As many of you know, I am an avid reader.
I read fiction, non-fiction, historical fiction, newspapers, magazines, and online articles; anything I can get my hands on. I take notes. I have notebooks full of things I learned from each book I have read in the past four years. Sometimes I carry that obsession even further and write book reviews.
Some time ago, I wrote one for “The Ride of a Lifetime: Lessons Learned from 15 Years as CEO of the Walt Disney Company” by Robert Iger. Iger is the executive chairman, chairman of the board, and former CEO (2005-2020) of The Walt Disney Company. Although written pre-pandemic, Iger’s Principles for True Leadership continue to ring true. They are even more important today as we continue to find our way through the current crisis. All of his principles resonate with me, I hope some of them resonate with you.
First and foremost is the principle of integrity. While it is critical for leaders to function at the highest ethical standards, it is even more so during a crisis. Additional internal and external influences come into play. Opportunities present themselves as organizations struggle to adjust to the crisis. Processes and procedures relax due to staffing shortages which gives way to temptation.
“Fraud risk factors increase at a time of crisis because companies and individuals face more financial pressures, the opportunity for fraud increases if key internal controls weaken, and people find it easier to rationalize their actions.” (ey.com)
Integrity is all about being true to your values, personal and professional (hint: they should match). Leaders cannot let down their guard, employees are watching you. What you say and do when things are at a low point will have an impact surpassing the length of the crisis. Stay the course.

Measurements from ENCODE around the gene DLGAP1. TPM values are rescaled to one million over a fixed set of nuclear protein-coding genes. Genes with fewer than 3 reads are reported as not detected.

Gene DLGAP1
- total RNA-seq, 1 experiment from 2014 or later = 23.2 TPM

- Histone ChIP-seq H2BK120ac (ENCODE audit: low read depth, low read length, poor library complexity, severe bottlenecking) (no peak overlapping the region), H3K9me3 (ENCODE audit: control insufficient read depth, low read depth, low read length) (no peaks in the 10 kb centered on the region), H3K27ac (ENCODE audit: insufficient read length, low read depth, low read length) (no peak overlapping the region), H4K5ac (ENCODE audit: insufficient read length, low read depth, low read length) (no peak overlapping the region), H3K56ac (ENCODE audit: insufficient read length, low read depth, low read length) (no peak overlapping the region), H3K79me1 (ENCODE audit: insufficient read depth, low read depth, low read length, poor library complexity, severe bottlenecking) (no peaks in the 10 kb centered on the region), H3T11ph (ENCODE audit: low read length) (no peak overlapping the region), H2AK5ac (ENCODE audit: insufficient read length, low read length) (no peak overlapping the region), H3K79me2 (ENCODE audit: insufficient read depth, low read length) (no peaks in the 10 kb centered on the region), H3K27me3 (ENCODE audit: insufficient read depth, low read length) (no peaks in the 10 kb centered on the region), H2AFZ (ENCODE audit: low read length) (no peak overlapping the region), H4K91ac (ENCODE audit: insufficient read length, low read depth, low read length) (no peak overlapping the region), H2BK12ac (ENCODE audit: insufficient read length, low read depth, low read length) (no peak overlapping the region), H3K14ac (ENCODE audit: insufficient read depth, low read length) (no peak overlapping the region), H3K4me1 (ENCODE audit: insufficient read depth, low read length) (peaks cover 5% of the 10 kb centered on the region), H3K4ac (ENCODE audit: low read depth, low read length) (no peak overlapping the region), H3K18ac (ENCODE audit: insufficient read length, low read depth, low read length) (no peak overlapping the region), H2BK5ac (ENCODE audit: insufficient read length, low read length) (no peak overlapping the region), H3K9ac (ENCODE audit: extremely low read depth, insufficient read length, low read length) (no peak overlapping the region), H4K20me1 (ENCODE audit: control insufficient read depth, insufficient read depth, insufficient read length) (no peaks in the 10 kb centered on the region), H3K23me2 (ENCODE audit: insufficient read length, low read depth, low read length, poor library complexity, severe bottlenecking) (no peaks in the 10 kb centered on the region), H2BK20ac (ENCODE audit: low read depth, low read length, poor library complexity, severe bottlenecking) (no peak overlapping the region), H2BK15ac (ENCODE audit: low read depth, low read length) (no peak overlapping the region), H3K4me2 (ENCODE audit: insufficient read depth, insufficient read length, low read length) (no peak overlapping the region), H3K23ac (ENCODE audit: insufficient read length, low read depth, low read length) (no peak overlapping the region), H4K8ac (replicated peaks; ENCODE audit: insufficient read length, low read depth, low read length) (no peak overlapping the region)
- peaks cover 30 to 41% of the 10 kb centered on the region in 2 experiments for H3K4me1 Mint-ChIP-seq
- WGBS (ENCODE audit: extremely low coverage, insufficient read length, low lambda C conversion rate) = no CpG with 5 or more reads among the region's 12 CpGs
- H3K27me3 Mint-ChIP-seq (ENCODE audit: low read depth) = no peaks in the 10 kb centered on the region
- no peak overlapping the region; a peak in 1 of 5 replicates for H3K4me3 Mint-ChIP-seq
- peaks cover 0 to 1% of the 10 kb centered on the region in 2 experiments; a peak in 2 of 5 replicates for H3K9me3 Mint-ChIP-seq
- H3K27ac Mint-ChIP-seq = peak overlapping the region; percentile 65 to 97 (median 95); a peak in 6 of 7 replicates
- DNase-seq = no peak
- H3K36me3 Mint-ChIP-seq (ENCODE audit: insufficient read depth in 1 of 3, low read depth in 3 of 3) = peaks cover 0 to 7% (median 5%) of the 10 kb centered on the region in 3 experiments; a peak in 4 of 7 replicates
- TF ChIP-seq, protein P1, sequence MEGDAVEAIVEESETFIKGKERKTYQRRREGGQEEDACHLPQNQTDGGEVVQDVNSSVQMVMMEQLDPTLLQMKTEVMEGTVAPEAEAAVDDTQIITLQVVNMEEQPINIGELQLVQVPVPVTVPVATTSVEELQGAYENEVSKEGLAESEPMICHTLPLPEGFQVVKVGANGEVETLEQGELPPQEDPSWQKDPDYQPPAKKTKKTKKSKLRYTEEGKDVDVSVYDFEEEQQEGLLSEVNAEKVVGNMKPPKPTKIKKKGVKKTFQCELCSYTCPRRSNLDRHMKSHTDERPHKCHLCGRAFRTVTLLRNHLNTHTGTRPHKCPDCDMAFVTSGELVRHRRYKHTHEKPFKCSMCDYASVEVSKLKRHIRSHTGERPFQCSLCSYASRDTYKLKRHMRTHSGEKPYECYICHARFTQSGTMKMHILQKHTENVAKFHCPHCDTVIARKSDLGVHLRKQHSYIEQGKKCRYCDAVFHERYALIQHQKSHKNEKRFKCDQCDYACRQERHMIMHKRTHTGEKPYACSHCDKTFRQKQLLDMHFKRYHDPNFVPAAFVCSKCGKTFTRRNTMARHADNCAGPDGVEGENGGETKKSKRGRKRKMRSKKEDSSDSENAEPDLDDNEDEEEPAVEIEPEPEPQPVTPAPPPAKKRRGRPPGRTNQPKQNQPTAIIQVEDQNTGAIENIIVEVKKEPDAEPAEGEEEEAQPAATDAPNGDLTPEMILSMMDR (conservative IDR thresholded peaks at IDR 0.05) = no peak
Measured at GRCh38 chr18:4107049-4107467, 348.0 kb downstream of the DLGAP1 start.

Optimism. Your revenue is tanking, you have had to lay off or terminate employees, the ones still working are taking on additional duties possibly increasing their stress and anxiety, and my advice is to be optimistic? Yes, because as Iger points out, people are not motivated by pessimists. “Pessimism leads to paranoia.” We must find the balance between being realistic and optimistic. We must look beyond the crisis while dealing with the crisis. We must give hope.
The importance of decisiveness during a crisis can not be underestimated. The leader’s ability to make sound decisions quickly, even when you can’t see the future, is paramount in setting direction for your organization and your people. It is one thing to make decisions and another to have the courage to carry them out. To quote Iger once more, “Chronic indecision (and lack of action) is not only inefficient and counterproductive, but it is deeply corrosive to morale.”
Communicate, communicate, communicate. I once heard that for communication to be effective you need to repeat the message six times in six different ways. There is no such thing as over-communication in times of crisis. Clear, concise communication. How many ways have you found to communicate your message?